Rear-End Car Accidents
When you have been in a rear-end car accident and you’ve suffered injuries you are going to need a personal injury lawyer. When choosing an attorney, you’ll need to choose an injury attorney who has experience in handling car accident cases.
A car accident lawyer in the Tallahassee area will know what you’re up against when dealing with the other party. Additionally, by hiring a personal injury lawyer who specializes in these types of cases, the lawyer will know about the types of evidence that will help your car accident case.
How Common Are Rear-end Accidents?
Rear-end accidents are among the most common type of car accident. In fact, they happen every eight seconds. This is largely due to the fact that many drivers tailgate other cars, which often leads to a collision when the vehicle in front brakes suddenly.
There are several things drivers can do to avoid rear-end collisions. One is to leave plenty of space between their car and the one in front, so they have time to react if the driver ahead brakes suddenly. Another is to be aware of their surroundings and keep an eye out for cars that may be braking unexpectedly. Finally, drivers should always obey the speed limit and not drive too quickly for conditions.
What Are the Common Causes of Rear-end Collisions?
There are many reasons why a rear-end collision might occur. Driver distraction is one of the most common, making up 87% of all rear-end collisions. This can be anything from texting while driving to talking on the phone or eating while behind the wheel. Other causes include hazardous weather conditions, DUI, driver fatigue, and being distracted by something in the car. Inattention is another big contributor to these accidents, as well as judgment failures and other distractions.
The driver in front of you may have stopped abruptly due to a road hazard, including hitting debris or stopping at a red light. It’s important to always be aware of your surroundings and drive defensively so that you can avoid these types of accidents.
How Can I Avoid Causing a Rear-end Accident?
There are a few things you can do to avoid causing a rear-end accident. The safest way is to take extra precautions and follow the rules of the road. For example, don’t engage in aggressive driving tactics, like tailgating or texting while driving. Another thing you can do is take time to slow down and watch for cars in front of you; this will help avoid any sudden stops. Finally, always be aware of your surroundings and stay alert while driving. If you’re focused on the road and watching out for other drivers, you’ll be less likely to cause an accident.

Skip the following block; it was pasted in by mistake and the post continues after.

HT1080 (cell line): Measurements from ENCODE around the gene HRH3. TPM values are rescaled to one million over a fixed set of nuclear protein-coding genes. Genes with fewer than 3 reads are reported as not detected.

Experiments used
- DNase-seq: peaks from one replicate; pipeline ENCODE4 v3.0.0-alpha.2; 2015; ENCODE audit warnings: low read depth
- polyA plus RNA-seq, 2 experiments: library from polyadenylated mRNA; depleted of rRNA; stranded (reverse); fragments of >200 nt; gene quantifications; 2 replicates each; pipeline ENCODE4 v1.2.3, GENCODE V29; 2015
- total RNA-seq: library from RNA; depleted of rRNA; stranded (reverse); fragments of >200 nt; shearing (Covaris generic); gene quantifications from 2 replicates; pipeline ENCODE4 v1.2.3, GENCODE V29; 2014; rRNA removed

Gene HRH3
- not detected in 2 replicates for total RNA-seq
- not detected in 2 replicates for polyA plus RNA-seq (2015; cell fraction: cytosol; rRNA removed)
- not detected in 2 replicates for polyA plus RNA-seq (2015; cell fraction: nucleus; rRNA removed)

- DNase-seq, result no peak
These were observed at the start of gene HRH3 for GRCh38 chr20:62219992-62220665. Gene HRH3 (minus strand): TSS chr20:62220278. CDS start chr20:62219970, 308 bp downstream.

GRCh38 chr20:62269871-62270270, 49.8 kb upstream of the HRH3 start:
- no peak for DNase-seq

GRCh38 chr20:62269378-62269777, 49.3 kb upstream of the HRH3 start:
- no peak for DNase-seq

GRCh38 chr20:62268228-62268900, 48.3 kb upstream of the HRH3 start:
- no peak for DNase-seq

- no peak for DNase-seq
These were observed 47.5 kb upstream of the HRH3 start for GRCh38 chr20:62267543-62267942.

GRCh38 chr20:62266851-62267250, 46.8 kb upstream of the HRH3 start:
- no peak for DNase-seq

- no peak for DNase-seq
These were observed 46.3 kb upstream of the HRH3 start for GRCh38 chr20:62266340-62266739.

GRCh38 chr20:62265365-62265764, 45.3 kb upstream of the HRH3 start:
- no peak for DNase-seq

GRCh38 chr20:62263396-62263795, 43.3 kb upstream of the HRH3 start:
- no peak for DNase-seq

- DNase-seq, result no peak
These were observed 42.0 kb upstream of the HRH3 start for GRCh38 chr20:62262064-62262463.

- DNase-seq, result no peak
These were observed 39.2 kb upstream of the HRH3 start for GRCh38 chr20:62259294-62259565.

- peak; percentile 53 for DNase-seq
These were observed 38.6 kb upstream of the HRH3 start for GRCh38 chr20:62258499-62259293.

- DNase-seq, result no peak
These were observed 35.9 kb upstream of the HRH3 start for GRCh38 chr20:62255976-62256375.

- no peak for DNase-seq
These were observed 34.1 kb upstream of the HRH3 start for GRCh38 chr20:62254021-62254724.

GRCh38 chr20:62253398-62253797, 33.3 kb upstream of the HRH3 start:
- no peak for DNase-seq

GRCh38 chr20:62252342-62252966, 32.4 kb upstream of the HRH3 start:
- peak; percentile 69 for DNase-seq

Common Injuries from Rear-end Crashes
When two cars collide in the back, the passengers and drivers in both vehicles can suffer serious injuries. Some of the most common injuries include:
-Neck injuries: Whiplash is a common injury sustained in rear-end collisions. The sudden jerking motion of the head can cause damage to the tendons or ligaments in the neck, leading to pain, stiffness and limited movement.
-Back injuries: The back is particularly vulnerable to injury in a rear-end accident. The impact can cause pain, stiffness and limited movement. In some cases, surgery may be required to repair damage done to the spine.
-Brain injuries: A person’s brain is susceptible to injury from a rear-end collision. Concussion and more serious traumatic brain injury (TBI) are both potential outcomes of this type of accident.
-Spinal cord injuries: If the spine is damaged in a rear-end crash, paralysis may result. Hospitalization may be necessary to stabilize an injured spine. Often those with spinal cord injuries must live with disabilities for the rest of their lives.
-Broken bones: Bones in any part of the body can break during a car accident, but they are particularly susceptible when two cars collide while both are in motion. Broken bones can take time to heal, but they often do so without surgery or long periods of recovery.
-Compound fractures: These are fractures that occur when bone breaks and the sharp ends of the bone puncture the skin. Compound fractures are extremely painful and may not heal properly. If left untreated, they can lead to permanent disability.
-Fatal injuries: Although rare, fatalities can occur as a result of a rear-end collision. When two cars collide at high speed, the passengers in both vehicles can be killed or seriously injured.
Determining Fault in a Crash
Is the Tailgating Driver Always At-fault?
When you’re driving and someone hits you from behind, it’s natural to assume that the driver who rear-ended you is at fault. However, this isn’t always the case. In a rear-end car accident, it is possible for the driver who was hit to be at fault.
The driver in front of you could have been driving too fast or changing lanes without signaling, which can cause a crash like this. If any of these things were happening when you got hit, it would be difficult to prove that the other driver was at fault.
The driver that is made at fault in a rear-end accident will be the one who causes it. So if you’re involved in an accident and someone blames you for causing it, proving fault can get tricky.